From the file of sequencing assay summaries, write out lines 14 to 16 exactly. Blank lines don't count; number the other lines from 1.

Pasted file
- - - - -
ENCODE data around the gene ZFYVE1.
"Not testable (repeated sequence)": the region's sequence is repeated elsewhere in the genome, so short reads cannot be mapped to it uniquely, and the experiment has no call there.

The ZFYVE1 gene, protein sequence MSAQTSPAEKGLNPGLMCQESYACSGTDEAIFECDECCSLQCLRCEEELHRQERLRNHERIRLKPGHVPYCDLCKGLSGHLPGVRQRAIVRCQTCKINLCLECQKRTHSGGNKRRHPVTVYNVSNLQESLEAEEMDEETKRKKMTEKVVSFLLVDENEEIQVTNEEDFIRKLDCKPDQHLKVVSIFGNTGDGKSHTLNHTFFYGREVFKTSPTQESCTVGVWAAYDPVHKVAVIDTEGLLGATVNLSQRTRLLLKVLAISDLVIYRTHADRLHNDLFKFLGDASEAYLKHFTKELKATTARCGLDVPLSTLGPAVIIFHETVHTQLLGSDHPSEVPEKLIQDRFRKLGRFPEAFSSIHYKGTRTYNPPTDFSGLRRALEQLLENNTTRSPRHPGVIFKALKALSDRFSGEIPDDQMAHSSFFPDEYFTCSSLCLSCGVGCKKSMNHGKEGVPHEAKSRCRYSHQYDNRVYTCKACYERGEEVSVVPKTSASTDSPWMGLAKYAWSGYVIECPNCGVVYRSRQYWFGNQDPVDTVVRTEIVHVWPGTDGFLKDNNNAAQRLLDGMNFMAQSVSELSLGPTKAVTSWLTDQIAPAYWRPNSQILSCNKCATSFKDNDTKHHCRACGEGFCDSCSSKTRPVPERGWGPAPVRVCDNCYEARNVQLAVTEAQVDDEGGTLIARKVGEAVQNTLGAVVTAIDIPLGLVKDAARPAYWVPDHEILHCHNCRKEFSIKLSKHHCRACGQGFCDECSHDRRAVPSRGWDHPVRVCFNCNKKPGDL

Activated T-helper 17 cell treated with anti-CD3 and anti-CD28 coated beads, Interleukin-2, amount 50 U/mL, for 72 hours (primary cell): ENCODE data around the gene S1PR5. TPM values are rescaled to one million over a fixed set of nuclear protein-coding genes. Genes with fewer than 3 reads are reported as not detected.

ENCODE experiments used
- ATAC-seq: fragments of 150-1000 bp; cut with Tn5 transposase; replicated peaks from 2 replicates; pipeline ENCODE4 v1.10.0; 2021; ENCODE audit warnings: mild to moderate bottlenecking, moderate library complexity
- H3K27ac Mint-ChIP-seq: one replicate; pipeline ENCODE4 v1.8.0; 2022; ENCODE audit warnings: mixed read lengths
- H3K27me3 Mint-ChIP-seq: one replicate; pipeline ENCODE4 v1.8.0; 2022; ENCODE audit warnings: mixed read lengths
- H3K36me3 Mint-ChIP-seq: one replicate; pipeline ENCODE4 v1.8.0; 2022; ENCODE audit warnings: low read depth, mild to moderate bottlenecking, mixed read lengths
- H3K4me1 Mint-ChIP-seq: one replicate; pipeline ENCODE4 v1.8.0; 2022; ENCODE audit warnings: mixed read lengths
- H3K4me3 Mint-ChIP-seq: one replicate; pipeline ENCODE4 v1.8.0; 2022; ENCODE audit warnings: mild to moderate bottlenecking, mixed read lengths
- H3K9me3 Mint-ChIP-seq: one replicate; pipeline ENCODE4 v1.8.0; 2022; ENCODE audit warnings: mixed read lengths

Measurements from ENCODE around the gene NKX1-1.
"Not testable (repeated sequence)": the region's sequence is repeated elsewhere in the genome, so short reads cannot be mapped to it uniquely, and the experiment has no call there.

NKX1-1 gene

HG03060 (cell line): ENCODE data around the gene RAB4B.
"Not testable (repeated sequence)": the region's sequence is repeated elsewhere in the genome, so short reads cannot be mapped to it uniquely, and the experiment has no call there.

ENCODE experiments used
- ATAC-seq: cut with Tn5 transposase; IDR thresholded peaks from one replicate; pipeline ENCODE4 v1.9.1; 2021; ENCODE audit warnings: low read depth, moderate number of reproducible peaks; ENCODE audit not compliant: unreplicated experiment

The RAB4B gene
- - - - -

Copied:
"Not testable (repeated sequence)": the region's sequence is repeated elsewhere in the genome, so short reads cannot be mapped to it uniquely, and the experiment has no call there.

NKX1-1 gene

HG03060 (cell line): ENCODE data around the gene RAB4B.